Expanding on my comment, some word types that are likely to be written in kana which haven't been covered so far:
Cases where one or more kanji in the compound are considered rare/difficult (for the level of the text).
Examples: 石鹸【せっけん】, where 鹸 is the sticking point. This is commonly written せっけん or 石けん, or if the kanji are used furigana may be provided.
Cases where the kanji are common but being used for sound rather than meaning.
Examples: 沢山【たくさん】, although it is seen both ways, 薬缶【やかん】, where the kanji 薬 is in there for historical reasons but doesn't much related to the modern meaning, and 駄目【だめ】, which is also often written in katakana.
Cases where there are multiple kanji options, particularly common for verbs.
Example: わかる which can be written 分かる、判る、解る。 The different kanji have slightly different nuances, but if you are unsure which is best you can get around it by using kana.
Cases where katakana are used by convention, such as in scientific contexts.
Example, ゾウ科【か】 for the family Elephantidae, instead of 象科。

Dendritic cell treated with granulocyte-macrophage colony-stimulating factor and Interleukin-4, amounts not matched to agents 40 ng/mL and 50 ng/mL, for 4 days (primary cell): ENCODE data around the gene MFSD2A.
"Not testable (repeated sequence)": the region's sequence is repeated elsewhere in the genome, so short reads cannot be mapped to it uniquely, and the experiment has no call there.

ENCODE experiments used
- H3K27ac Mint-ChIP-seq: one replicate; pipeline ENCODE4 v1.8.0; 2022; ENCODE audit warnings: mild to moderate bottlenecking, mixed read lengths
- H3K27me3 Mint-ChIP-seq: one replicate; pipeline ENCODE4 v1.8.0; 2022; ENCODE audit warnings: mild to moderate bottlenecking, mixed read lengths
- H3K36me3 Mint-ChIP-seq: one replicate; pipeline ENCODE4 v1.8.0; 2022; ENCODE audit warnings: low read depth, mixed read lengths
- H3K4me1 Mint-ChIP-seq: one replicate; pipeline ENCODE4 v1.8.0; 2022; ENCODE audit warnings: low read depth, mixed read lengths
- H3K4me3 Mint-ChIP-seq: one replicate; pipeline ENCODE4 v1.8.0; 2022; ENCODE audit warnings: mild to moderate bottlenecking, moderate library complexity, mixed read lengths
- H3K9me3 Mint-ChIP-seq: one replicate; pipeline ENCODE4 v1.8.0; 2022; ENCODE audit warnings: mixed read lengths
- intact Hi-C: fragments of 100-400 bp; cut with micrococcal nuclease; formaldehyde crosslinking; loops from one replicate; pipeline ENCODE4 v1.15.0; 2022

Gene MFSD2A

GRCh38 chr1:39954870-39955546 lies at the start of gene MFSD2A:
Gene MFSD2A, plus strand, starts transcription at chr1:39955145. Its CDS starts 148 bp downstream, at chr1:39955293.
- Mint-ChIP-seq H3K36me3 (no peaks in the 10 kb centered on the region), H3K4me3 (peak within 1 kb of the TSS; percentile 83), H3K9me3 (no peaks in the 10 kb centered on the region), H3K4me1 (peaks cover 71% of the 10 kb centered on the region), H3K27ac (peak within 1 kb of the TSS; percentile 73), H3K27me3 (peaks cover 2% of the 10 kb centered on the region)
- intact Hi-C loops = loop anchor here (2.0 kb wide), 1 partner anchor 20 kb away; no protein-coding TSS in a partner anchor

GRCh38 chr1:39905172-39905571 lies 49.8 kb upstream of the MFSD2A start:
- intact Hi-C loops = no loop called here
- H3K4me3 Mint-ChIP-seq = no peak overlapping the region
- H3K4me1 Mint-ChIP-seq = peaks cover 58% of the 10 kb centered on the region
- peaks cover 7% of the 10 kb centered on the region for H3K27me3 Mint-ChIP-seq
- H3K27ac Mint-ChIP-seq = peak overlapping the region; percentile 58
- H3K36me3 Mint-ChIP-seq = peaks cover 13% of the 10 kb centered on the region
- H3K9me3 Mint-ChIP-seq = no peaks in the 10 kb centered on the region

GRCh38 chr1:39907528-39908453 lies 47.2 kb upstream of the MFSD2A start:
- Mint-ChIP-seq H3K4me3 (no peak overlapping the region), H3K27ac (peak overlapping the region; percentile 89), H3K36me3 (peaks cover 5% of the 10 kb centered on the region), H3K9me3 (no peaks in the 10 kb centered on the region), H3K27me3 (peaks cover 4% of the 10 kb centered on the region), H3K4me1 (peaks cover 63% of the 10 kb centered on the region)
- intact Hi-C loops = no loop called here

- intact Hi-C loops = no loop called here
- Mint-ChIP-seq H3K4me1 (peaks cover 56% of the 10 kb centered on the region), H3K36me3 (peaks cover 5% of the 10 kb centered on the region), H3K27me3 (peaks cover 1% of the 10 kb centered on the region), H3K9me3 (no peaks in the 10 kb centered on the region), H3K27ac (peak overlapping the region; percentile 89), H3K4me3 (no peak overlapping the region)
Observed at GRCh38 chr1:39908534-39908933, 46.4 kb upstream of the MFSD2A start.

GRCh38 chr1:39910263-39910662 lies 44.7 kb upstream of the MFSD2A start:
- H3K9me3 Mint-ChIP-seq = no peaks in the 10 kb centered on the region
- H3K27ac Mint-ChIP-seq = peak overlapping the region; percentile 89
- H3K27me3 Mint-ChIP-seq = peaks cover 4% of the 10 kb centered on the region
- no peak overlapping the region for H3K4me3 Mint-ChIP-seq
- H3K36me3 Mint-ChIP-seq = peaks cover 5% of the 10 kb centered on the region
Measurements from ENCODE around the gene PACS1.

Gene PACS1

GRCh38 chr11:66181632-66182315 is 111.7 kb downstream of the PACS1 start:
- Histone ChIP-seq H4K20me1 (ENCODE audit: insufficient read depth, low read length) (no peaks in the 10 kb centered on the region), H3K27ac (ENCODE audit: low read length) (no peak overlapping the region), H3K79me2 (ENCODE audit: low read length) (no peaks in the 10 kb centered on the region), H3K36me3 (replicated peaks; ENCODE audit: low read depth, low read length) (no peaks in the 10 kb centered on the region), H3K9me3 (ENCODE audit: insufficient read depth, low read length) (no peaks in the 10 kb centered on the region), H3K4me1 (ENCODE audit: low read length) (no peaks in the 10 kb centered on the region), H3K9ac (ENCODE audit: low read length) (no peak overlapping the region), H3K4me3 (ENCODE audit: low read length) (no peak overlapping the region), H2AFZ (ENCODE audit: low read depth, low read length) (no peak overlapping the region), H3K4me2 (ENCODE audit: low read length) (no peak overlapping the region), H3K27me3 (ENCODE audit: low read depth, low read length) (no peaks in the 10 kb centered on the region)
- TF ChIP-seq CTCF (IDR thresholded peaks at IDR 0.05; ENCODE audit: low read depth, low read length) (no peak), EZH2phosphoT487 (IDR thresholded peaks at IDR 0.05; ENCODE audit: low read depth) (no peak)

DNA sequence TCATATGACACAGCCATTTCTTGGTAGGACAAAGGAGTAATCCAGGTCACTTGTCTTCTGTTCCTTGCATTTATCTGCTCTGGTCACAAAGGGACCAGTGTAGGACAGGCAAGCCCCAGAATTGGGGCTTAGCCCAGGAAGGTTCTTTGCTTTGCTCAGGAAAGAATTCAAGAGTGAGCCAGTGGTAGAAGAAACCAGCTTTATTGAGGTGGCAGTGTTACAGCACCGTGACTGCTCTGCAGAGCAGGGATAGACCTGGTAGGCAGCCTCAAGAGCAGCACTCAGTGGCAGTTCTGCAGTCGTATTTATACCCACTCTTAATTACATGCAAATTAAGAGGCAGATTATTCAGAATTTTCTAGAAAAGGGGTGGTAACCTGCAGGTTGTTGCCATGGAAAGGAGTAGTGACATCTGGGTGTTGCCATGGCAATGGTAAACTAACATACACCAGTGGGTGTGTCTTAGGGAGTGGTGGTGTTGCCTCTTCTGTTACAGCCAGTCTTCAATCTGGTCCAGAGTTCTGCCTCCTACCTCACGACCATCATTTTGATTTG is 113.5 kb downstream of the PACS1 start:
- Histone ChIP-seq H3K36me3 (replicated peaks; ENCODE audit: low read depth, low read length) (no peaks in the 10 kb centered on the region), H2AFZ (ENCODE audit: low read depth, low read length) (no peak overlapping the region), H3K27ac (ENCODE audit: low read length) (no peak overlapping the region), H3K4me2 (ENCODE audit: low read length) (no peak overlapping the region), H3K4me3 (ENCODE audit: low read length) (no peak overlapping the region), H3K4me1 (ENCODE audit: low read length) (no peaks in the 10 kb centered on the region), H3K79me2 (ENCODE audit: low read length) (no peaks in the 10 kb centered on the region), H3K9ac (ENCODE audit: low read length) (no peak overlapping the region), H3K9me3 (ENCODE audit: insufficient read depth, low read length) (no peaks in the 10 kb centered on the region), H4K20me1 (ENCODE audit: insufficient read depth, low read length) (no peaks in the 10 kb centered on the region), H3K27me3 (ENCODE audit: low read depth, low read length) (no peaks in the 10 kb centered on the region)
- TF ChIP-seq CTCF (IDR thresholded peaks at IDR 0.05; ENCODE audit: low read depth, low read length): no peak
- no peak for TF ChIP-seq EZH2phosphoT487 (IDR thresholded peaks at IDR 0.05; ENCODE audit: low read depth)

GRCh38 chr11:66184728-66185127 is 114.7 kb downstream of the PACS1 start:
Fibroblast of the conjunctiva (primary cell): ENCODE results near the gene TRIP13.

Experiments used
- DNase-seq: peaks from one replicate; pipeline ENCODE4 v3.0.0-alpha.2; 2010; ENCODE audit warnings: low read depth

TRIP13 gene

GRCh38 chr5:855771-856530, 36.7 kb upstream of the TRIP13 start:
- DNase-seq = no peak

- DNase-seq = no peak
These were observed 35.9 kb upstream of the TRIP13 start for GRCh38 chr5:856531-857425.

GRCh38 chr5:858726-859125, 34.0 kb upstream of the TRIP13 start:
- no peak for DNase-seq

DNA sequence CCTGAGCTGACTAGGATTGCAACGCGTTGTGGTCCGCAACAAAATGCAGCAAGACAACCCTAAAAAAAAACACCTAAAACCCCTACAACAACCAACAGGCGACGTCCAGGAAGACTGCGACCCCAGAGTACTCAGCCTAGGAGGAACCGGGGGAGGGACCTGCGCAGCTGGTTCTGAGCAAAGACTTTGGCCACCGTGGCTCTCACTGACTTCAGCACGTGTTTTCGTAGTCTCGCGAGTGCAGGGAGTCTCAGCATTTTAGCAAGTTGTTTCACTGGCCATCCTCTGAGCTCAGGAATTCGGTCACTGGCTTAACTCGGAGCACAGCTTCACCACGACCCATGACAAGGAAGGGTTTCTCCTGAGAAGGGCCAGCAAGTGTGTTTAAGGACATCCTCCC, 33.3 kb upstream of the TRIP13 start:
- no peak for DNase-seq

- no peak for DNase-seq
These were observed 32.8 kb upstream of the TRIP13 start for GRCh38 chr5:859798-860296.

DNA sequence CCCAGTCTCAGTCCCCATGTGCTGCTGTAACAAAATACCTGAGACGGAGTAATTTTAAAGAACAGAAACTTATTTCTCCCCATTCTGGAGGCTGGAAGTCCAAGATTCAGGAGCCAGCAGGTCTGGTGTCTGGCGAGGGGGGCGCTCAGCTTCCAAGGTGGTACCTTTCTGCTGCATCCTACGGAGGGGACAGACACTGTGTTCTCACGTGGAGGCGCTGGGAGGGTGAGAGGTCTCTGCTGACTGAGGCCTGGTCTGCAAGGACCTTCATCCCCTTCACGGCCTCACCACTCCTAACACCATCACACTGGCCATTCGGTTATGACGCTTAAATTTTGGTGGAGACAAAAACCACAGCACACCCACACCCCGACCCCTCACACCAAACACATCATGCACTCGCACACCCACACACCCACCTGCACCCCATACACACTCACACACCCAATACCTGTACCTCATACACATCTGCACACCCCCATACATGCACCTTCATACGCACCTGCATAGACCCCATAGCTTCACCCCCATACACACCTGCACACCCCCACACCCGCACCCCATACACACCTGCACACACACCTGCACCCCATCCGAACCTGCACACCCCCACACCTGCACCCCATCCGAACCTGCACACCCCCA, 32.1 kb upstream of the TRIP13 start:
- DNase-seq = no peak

Possible combination of 1. and 2. above: 綺麗【きれい】 uses the non-jouyou 綺 so an alternative is to write it with another, similar kanji with the same reading - 奇麗. However, 奇 doesn't fit well with the meaning of the word, and it's not uncommon to see kana used.
In some cases the choices are down to personal preference, but also audience (if you are writing for children or adults, for the layperson or the specialist), and how you are writing (people tend to use more kanji when typing than when handwriting).
Example: 歳・才【さい】, for counting ages. 才 is a grade 2 kanji, so only books for very young children would use kana. 歳 isn't taught until much later in school, though, so 才 is quite common, even though official documents will use 歳。 才 is also more commonly used when handwriting - not necessarily because people can't remember how to write 歳, it's just quicker. (see also this question )